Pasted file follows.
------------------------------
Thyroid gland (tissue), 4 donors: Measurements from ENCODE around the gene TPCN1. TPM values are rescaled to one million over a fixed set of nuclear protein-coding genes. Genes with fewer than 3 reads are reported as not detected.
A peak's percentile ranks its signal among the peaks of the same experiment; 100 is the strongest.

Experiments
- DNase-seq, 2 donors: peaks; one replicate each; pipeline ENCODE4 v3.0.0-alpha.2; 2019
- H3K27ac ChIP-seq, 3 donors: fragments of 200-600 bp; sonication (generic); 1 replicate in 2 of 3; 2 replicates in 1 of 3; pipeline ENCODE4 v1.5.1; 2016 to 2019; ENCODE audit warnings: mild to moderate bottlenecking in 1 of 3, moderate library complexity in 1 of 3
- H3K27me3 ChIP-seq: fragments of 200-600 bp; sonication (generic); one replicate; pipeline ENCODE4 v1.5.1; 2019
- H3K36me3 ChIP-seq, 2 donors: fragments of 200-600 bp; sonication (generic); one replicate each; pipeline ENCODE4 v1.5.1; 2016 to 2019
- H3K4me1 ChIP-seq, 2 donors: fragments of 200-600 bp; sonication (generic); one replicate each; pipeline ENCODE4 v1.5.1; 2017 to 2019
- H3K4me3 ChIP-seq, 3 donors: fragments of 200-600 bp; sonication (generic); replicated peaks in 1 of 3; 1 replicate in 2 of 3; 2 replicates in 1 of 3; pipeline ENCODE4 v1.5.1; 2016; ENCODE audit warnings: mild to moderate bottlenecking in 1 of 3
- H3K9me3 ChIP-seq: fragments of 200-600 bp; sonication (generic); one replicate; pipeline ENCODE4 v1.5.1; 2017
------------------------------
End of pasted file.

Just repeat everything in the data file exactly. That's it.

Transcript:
Thyroid gland (tissue), 4 donors: Measurements from ENCODE around the gene TPCN1. TPM values are rescaled to one million over a fixed set of nuclear protein-coding genes. Genes with fewer than 3 reads are reported as not detected.
A peak's percentile ranks its signal among the peaks of the same experiment; 100 is the strongest.

Experiments
- DNase-seq, 2 donors: peaks; one replicate each; pipeline ENCODE4 v3.0.0-alpha.2; 2019
- H3K27ac ChIP-seq, 3 donors: fragments of 200-600 bp; sonication (generic); 1 replicate in 2 of 3; 2 replicates in 1 of 3; pipeline ENCODE4 v1.5.1; 2016 to 2019; ENCODE audit warnings: mild to moderate bottlenecking in 1 of 3, moderate library complexity in 1 of 3
- H3K27me3 ChIP-seq: fragments of 200-600 bp; sonication (generic); one replicate; pipeline ENCODE4 v1.5.1; 2019
- H3K36me3 ChIP-seq, 2 donors: fragments of 200-600 bp; sonication (generic); one replicate each; pipeline ENCODE4 v1.5.1; 2016 to 2019
- H3K4me1 ChIP-seq, 2 donors: fragments of 200-600 bp; sonication (generic); one replicate each; pipeline ENCODE4 v1.5.1; 2017 to 2019
- H3K4me3 ChIP-seq, 3 donors: fragments of 200-600 bp; sonication (generic); replicated peaks in 1 of 3; 1 replicate in 2 of 3; 2 replicates in 1 of 3; pipeline ENCODE4 v1.5.1; 2016; ENCODE audit warnings: mild to moderate bottlenecking in 1 of 3
- H3K9me3 ChIP-seq: fragments of 200-600 bp; sonication (generic); one replicate; pipeline ENCODE4 v1.5.1; 2017